Swiss band Sonar announces
Tranceportation (Volume 1), their fifth studio album and the second by them to feature American avant-guitarist legend, David Torn.
“Had MC Escher made music instead of drawing impossible and perplexing perspectives, it would sound like Sonar” is how writer Sid Smith once assessed the Swiss-based band’s work.
It remains an apt description for the outfit’s method of creating hypnotic pieces by gradually building intricate patterns of picked notes, plucked harmonics, mesmeric bass, and insistent rhythms. The music created by Stephan Thelen (tritone guitar), Bernhard Wagner (tritone guitar), Christian Kuntner (tritone bass), Manuel Pasquinelli (drums, percussion) harnesses elements of rock, jazz, and contemporary classical minimalism and fuses them to create a distinctive musical language. Their partnership with David Torn began with their 2018 release, Vortex. Initially brought in as producer, such was Torn’s enthusiasm for the quartet’s music he couldn’t help but add his flowing brand of effusive, vivid soloing and textural layering across the breadth of the record.
While that was a spontaneous, off-the-cuff reaction to music that had been composed for a quartet, for
With parts written and arranged for a new quintet formation of
Sonar’s principal composer, Stephan Thelen, says of Torn, “David is somebody I have known all my life through his music and whom I really admire for his work. So to get him over to work with us in Switzerland first as a producer and then as a player was really exciting.” Torn’s fluid improvisations over Sonar’s tight clusters of sound added yet more depth to their work.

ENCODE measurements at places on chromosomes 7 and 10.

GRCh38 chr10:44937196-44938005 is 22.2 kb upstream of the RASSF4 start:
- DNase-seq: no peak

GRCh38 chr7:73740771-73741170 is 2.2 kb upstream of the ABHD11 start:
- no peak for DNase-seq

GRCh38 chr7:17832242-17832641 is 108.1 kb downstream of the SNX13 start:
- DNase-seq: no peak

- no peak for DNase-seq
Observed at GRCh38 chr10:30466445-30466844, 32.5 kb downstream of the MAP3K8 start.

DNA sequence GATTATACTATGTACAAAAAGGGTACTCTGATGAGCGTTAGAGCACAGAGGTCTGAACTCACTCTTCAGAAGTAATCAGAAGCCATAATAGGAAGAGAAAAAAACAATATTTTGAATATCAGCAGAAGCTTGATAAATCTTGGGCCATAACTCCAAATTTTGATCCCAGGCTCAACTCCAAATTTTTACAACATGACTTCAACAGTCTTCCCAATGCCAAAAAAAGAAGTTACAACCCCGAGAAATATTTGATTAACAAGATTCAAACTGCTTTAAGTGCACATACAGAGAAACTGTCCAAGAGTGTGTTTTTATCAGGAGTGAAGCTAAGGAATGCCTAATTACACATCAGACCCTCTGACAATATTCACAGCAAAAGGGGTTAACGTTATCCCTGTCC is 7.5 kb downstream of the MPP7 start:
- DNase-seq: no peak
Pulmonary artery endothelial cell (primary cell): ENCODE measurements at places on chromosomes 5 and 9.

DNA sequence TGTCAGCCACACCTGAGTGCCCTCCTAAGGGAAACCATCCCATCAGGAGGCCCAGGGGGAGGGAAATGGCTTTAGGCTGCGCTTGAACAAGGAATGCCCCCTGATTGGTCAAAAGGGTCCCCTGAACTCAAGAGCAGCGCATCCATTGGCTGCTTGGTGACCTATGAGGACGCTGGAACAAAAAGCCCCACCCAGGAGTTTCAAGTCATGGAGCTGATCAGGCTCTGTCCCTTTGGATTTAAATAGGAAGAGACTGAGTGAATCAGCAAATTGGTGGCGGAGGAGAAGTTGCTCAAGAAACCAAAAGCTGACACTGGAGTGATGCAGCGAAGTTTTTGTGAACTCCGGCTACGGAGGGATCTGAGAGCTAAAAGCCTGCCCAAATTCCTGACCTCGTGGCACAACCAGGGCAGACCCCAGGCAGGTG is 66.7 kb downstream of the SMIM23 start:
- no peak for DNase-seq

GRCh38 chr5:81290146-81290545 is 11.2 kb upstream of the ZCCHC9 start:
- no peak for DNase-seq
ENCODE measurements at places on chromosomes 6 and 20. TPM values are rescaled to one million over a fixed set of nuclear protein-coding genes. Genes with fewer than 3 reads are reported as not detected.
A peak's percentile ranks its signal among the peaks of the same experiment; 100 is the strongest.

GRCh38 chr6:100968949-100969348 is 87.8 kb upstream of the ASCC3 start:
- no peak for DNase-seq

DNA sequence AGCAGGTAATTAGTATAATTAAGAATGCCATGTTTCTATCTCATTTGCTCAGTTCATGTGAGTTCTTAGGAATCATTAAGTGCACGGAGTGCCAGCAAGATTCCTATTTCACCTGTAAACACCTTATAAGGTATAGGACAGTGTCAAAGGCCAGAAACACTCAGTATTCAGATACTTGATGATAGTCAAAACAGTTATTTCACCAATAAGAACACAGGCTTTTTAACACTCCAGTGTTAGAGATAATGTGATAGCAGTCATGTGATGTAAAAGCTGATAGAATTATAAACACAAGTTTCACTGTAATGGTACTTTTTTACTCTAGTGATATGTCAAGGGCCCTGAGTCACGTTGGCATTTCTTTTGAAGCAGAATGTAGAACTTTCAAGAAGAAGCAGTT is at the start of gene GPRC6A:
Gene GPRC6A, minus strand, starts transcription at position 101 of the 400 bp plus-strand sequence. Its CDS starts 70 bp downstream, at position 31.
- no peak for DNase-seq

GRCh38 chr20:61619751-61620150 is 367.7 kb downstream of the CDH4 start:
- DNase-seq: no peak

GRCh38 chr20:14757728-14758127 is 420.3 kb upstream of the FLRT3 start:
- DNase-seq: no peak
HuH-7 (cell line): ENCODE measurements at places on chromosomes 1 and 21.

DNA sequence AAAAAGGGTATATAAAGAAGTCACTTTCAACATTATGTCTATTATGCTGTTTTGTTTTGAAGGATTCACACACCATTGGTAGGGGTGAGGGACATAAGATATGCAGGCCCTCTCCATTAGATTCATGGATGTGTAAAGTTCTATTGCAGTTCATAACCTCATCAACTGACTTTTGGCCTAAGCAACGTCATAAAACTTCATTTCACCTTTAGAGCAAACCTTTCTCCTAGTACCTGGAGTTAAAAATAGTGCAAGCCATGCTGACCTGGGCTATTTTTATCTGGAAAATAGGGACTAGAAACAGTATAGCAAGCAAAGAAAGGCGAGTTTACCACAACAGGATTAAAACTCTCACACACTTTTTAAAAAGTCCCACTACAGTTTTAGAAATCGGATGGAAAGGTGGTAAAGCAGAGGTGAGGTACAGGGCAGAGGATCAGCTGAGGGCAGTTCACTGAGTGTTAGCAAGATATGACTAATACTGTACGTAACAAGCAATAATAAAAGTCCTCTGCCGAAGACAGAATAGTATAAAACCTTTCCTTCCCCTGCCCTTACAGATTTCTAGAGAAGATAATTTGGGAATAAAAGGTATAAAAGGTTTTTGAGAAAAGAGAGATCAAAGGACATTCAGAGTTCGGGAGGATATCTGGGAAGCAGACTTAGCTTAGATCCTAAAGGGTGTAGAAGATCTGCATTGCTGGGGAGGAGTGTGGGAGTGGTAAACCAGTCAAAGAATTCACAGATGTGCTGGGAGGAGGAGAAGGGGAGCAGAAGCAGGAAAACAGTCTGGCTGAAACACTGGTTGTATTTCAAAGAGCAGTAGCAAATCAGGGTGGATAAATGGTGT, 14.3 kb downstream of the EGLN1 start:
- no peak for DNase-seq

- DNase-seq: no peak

Recorded in Bellmund, Switzerland during a marathon five-day session that yielded over 80 minutes worth of material, they have chosen to release the first half of those sessions as Tranceportation (Volume 1) in November 2019 with Volume 2 scheduled for release in May 2020.
Thelen, who in addition to his work for Sonar has previously been commissioned to write for the acclaimed Kronos Quartet, explains how the music of Tranceportation works. “The seven new pieces which make up the two volumes of Tranceportation are all based on harmonically remarkably simple patterns that only consist of a few notes and that are, in one form or another, repeated throughout the whole piece, which is clearly where the ‘trance’ element comes in. However, using rhythmical techniques like isorhythms, polyrhythms
Likening this aspect of his work to the conceptual puzzles embedded within MC Escher’s paintings,
Thelen explains that the repetitions don’t appear immediately obvious. “So, even if you only hear a few notes, it sometimes takes a very long time until the overall pattern is in fact repeated.”
While the conceptual and structural underpinning of Tranceportation’s music is vital, so too are the
impassioned performances that resonate at the heart of the four tracks that make up Volume 1. Riding alongside the metronomic certainties of the sonic architecture, surges of dialogue and discursive ideas are vented and examined as the tension within the music builds and creative sparks fly.
At its heart, the compositions and performances on Tranceportation
1. Labyrinth (14:26)
2. Partitions (5:37)
3. Red Sky (11:14)
4. Tunnel Drive (7:42)